This imposter syndrome test can tell if you're holding yourself back at work

77% of the UK suffers from imposter syndrome. This test will help you to work out whether you do, too...

Imposter syndrome test: How to know if you suffer from it

77% of the UK suffers from imposter syndrome. This test will help you to work out whether you do, too...

You'll likely have heard the phrase imposter syndrome - it's bandied around more than Squid Game theories at the moment. But do you know what it really means? And more to the point, how can you figure out if you're suffering from it? Luckily, there's an imposter syndrome test for that.

Statistics reveal that 77% of people in the UK suffer from imposter syndrome. And the changing work landscape doesn't help - working from home, which many are still doing, has only intensified feelings of self doubt. This, paired with, how isolating WFH can be, can lead to serious mental health conditions.

So, what is imposter syndrome? 

Imposter syndrome is defined as the persistent inability to believe that your successes are down to your own abilities. In other words, failing to feel like you've 'earned' your success or constantly feeling like a fraud in the workplace.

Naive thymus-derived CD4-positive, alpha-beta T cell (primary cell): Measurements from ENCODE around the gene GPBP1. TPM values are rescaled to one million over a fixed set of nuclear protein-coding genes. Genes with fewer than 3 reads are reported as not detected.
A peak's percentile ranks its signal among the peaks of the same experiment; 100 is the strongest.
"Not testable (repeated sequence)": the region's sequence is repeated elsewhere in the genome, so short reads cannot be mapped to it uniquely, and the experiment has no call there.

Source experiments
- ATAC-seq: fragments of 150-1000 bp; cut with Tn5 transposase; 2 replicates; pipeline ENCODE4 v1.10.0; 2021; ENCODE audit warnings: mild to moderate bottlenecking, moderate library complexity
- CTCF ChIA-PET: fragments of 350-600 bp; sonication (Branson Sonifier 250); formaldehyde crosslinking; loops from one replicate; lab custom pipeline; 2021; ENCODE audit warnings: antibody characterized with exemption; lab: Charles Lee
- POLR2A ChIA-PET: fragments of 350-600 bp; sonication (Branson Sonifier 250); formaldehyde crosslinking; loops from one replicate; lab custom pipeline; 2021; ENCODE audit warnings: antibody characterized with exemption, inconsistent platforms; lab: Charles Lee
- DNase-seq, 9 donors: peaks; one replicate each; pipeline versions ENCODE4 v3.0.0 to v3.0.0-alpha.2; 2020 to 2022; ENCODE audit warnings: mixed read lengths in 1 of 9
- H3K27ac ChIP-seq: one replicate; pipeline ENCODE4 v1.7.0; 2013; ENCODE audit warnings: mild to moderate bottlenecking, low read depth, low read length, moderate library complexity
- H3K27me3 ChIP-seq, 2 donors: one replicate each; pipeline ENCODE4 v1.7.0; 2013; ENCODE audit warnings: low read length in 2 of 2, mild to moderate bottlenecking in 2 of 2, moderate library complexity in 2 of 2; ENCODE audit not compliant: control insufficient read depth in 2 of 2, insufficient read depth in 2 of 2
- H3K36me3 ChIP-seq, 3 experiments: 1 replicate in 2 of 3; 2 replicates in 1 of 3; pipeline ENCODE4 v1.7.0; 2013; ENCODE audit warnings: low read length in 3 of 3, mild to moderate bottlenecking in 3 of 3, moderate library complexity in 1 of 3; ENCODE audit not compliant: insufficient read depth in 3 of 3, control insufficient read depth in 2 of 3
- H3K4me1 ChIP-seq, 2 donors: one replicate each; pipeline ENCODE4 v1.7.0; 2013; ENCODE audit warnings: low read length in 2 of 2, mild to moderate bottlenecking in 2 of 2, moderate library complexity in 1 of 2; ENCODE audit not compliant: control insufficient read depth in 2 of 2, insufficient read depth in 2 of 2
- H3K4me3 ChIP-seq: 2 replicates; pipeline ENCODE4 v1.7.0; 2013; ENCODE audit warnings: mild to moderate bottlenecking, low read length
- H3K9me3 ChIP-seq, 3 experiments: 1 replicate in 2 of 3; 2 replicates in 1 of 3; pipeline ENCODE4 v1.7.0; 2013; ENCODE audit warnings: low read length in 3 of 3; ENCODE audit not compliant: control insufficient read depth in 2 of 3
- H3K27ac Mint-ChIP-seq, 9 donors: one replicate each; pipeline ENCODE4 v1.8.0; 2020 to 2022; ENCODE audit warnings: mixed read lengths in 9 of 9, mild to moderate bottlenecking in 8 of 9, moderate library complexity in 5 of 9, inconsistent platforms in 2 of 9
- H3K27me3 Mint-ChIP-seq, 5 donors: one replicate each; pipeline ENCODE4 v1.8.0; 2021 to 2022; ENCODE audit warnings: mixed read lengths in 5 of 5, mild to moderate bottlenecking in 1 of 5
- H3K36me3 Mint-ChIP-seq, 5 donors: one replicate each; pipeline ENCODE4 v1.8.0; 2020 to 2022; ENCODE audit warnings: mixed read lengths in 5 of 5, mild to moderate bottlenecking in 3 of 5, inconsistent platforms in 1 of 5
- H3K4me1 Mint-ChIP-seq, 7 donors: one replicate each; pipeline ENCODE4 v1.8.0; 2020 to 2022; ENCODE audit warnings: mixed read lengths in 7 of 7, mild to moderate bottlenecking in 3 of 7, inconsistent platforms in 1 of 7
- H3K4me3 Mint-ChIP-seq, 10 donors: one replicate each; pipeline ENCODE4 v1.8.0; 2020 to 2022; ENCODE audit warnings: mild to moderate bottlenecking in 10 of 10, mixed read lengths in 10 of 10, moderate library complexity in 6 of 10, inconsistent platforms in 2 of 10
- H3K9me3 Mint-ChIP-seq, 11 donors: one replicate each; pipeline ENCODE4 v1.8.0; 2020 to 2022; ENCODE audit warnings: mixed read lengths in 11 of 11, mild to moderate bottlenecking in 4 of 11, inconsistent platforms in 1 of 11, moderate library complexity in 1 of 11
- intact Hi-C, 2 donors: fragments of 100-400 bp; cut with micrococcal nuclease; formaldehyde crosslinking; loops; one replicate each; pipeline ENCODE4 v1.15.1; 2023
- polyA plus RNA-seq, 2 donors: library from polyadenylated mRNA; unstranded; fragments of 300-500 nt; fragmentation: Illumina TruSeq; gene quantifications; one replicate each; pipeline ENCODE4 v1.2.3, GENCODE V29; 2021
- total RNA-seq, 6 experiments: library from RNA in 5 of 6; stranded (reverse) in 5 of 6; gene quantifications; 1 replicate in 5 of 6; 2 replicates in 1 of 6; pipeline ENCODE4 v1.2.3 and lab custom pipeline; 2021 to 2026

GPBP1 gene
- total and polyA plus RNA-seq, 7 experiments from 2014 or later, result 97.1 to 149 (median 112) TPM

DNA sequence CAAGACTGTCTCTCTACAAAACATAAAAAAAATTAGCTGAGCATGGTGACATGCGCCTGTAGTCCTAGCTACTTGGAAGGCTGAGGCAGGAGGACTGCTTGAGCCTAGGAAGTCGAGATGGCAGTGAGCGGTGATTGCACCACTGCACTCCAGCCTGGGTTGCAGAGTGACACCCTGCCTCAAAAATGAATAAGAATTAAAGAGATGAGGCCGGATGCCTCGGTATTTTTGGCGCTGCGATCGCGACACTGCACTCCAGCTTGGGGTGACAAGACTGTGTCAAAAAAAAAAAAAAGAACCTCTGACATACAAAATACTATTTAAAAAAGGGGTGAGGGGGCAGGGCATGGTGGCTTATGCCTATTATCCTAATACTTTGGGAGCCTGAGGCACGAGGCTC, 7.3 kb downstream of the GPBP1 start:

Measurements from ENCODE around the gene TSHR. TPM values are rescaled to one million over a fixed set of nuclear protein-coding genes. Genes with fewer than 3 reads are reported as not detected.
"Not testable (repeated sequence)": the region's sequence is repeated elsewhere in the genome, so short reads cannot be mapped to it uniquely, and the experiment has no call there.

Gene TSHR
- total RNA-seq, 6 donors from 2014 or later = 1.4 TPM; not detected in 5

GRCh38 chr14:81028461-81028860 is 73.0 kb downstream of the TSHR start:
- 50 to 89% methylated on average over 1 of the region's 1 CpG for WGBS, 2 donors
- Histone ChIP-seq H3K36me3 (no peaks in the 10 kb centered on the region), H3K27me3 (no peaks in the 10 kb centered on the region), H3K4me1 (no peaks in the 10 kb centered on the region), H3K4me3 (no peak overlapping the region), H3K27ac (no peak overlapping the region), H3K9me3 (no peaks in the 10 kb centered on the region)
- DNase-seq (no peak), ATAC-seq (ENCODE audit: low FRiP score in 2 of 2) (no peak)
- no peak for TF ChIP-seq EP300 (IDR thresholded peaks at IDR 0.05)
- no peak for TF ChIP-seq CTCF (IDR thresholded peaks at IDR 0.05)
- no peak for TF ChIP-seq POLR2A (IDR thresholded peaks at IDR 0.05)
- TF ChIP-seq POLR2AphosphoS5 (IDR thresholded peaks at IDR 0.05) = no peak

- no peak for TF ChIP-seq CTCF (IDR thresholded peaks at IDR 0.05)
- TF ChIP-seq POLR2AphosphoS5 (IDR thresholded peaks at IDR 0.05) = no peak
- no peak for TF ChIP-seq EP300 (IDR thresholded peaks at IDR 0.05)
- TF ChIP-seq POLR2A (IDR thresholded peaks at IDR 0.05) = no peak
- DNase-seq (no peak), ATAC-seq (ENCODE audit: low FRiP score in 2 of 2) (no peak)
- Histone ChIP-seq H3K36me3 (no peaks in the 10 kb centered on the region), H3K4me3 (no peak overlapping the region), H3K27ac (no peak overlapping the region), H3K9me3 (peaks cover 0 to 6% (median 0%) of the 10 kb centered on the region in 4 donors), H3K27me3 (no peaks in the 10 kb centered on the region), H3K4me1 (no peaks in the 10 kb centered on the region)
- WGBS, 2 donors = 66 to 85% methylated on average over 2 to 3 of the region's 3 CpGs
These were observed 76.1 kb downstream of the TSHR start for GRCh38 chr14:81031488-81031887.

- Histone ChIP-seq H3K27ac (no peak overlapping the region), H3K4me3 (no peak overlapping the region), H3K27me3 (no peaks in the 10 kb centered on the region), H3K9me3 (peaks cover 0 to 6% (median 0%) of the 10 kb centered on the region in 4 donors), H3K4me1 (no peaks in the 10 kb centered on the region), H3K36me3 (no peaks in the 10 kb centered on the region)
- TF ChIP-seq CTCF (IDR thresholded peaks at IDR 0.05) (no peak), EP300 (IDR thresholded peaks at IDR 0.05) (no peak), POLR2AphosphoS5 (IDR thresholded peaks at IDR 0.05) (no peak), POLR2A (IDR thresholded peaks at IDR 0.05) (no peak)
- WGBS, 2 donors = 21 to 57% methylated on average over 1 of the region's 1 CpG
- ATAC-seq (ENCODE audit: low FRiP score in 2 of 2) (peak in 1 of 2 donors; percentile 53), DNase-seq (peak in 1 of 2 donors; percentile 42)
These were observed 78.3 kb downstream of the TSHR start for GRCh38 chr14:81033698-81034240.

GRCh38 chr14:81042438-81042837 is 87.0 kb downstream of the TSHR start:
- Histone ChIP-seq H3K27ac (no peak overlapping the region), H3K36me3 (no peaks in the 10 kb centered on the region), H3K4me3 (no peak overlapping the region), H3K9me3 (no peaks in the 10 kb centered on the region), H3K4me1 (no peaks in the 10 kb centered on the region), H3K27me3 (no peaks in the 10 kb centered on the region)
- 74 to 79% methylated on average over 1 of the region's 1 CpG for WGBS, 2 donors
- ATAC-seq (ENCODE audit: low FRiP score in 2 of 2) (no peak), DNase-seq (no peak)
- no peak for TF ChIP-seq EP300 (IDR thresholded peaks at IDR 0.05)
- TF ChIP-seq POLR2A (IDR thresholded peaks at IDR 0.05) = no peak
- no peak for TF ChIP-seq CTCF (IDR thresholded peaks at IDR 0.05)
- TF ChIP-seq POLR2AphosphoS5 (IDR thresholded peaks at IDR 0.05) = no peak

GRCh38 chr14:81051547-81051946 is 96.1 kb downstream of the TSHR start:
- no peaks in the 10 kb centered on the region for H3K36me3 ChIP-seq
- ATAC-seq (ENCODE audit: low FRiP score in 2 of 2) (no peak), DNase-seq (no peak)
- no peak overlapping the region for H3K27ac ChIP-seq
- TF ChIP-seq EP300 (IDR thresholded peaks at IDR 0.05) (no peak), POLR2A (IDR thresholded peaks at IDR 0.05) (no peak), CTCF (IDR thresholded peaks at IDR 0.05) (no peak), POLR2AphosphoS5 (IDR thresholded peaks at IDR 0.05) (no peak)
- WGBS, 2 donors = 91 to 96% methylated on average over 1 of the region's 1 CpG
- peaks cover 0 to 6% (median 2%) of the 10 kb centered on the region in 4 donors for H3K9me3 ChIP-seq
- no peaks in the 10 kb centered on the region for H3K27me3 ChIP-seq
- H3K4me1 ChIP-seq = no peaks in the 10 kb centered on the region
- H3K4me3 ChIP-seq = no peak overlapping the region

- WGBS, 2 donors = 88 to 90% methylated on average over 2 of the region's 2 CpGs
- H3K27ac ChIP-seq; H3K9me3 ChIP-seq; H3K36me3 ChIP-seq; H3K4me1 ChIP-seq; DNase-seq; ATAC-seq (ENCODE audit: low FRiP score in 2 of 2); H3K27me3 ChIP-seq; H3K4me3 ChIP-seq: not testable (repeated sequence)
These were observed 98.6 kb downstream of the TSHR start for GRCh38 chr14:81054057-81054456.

Business women networking

Sound like you? You're not alone. Other surveys have found a whopping 90% of women in the UK suffer from this, yet only 25% are actually aware of it. In a remote and distributed work environment, feelings of imposter syndrome are even more challenging to tackle.

Many have begun to return to offices now, but as many as 74% of companies are planning on permanently shifting to remote and distributed work in the future. If this is true, organisations need to start doing their bit to ensure employees - and female employees, in particular - aren't letting imposter syndrome undermine their day-to-days.

The imposter syndrome test

So, you want to know if you're suffering from imposter syndrome? You can start by asking yourself the following.

  • Have you ever felt like you don't belong in your workplace?
  • Do you ever feel inferior in your line of work?
  • Have you ever felt like your colleagues have done more to deserve their positions than you?
  • Have you ever second guessed yourself at work, on the basis that you don't know enough?

Or, there are plenty of sites that offer quizzes and questionnaires that will calculate the result for you. Head to PsychTests, Psycom, Grammarly or IDR Labs for more.

5 tips to avoid imposter syndrome altogether:

As a champion of diversity and female empowerment in the workplace, Asana's Terri Burden reveals how remote work can act as a trigger for impostor syndrome, and shares five action points to take on overcoming this feeling.

1. Get clear on expectations